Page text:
files on microfilm at the courthouse in Honolulu. Copies cost at the
courthouse are $1/page. Some applications are a few hundred pages while
others are thousands of pages.
    In 2012, Dr. Sydney Iaukea, during her research of the book Keka'a: The
Making and Saving of North Beach West Maui, wrote to the Benefit Fund
explaining the difficulty she had with accessing the materials and
concern about how much more difficult it would be for working families
on Maui to go to Honolulu to do research on family land and asked the
Benefit Fund to look into making access easier for Maui families.
    The Benefit Fund has spent several years obtaining the permission
necessary from the Judiciary to get these historic applications
available online.
    Benefit Fund spokesperson, Lance D. Collins stated; “The Benefit Fund
extends its deep gratitude to the Chief Staff Attorney of the Supreme
Court and the Registrar of the Land Court for their assistance in making
this project a reality.”
    While the Judiciary has long term plans of putting all of its historic
applications online, due to significant budgetary constraints, it is
presently unable to do so. It is hoped that the archive can be used as a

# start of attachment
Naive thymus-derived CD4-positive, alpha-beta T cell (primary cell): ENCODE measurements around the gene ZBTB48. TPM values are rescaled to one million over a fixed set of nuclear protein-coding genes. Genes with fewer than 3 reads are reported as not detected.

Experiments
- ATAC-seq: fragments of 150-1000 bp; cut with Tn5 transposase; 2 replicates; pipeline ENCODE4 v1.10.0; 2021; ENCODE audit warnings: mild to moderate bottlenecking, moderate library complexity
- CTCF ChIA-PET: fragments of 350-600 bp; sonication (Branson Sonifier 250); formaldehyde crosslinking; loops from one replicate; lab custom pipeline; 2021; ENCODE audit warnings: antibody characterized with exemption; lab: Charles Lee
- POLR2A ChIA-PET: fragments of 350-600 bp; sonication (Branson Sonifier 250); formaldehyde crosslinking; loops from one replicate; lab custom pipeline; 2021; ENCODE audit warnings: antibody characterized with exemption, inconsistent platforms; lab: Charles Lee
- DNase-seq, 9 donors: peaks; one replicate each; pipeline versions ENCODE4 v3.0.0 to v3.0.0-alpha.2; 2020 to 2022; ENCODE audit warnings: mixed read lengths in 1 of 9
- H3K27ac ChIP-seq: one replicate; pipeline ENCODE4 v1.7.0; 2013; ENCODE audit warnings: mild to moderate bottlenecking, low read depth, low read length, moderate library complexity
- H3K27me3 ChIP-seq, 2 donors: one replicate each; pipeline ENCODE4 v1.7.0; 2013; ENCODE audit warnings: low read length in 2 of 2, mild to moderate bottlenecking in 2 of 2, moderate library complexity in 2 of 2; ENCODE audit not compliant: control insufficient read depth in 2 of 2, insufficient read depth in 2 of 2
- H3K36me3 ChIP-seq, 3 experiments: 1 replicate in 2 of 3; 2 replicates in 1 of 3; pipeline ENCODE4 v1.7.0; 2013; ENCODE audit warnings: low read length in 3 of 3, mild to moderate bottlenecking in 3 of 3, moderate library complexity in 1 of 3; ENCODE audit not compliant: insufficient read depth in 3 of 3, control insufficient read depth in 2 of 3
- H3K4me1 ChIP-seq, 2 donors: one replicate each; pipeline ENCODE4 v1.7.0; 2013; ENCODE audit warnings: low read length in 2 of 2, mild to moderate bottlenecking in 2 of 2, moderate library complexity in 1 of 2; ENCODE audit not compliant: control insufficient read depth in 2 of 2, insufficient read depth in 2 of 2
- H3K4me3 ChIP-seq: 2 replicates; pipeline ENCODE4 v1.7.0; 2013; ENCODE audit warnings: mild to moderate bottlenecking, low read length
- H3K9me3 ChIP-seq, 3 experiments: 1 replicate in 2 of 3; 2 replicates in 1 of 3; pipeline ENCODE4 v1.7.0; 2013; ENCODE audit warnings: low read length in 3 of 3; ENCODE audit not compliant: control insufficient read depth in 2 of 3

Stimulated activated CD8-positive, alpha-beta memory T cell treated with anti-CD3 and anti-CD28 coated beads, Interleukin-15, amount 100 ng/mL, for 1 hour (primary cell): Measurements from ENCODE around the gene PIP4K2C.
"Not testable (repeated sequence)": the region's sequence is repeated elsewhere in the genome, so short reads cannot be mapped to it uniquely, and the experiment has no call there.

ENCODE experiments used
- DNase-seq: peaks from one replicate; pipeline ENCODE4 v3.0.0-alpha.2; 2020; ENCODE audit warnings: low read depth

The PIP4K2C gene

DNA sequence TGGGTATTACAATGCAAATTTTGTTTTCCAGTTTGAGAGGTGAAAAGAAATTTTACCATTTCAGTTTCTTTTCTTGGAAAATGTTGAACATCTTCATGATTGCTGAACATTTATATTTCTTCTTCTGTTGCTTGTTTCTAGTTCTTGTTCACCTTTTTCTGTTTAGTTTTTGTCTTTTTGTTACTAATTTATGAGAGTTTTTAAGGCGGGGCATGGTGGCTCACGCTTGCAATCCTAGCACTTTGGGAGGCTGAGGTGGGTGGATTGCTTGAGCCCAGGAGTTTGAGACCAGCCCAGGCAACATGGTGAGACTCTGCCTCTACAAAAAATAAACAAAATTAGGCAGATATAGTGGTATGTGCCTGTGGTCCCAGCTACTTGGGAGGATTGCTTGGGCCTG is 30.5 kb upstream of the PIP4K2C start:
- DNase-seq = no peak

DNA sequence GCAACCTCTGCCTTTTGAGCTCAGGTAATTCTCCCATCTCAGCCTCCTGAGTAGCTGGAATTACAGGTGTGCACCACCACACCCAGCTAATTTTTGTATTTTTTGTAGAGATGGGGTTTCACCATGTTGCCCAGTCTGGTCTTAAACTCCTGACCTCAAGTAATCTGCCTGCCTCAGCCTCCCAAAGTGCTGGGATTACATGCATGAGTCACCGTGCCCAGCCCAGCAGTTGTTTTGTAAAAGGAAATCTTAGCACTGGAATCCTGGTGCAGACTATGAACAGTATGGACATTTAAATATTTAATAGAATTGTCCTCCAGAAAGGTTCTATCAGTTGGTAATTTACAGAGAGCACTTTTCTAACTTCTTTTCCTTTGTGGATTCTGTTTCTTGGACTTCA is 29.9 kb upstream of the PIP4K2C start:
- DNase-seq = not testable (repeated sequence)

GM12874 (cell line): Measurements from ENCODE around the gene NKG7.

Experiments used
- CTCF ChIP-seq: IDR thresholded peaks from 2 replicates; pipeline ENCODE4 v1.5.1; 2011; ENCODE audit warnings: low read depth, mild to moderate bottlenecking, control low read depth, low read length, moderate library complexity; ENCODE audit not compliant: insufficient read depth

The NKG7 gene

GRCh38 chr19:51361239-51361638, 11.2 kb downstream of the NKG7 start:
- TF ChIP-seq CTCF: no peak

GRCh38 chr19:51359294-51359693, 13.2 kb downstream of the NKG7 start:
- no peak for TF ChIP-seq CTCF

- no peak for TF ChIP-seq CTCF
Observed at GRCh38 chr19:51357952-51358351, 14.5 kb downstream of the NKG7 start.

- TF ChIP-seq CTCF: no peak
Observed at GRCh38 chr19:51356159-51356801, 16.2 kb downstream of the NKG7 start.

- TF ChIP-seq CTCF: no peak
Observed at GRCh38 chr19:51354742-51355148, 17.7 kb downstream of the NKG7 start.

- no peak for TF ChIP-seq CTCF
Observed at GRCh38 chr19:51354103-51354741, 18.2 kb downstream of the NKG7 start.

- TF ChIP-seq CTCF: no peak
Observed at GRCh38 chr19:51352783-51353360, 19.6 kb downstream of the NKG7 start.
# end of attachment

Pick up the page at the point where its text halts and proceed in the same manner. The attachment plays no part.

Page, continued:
model for others, like the Office of Hawaiian Affairs, to digitize and
archive online more historic applications for other regions.
    The lands were originally identified by tax map key number and the
applications identified for inclusion inadvertently included land
registered on Lana'i – which is part of the West Maui tax map key zone.
The Benefit Fund decided to include the Lana'i applications in the
archive in an effort to make these historical applications as available
as possible to families and the public.

Saturday, September 24, 2016


Of course high-tech firms leave Hawaii

by Larry Geller

Ryan Ozawa posted two columns on Civil Beat discussing the exodus of high-civilgeekstech firms from Hawaii.  Aha, someone else has noticed. Here on Disappeared News, I’ve been writing about this occasionally for more than a decade.

It makes sense for high-tech firms to start here when they can get financing, tax breaks, incubator space and even (in the case of the “high-tech park” in Mililani) facility deals. All while enjoying an exceptional quality of life in one of the world’s best climates.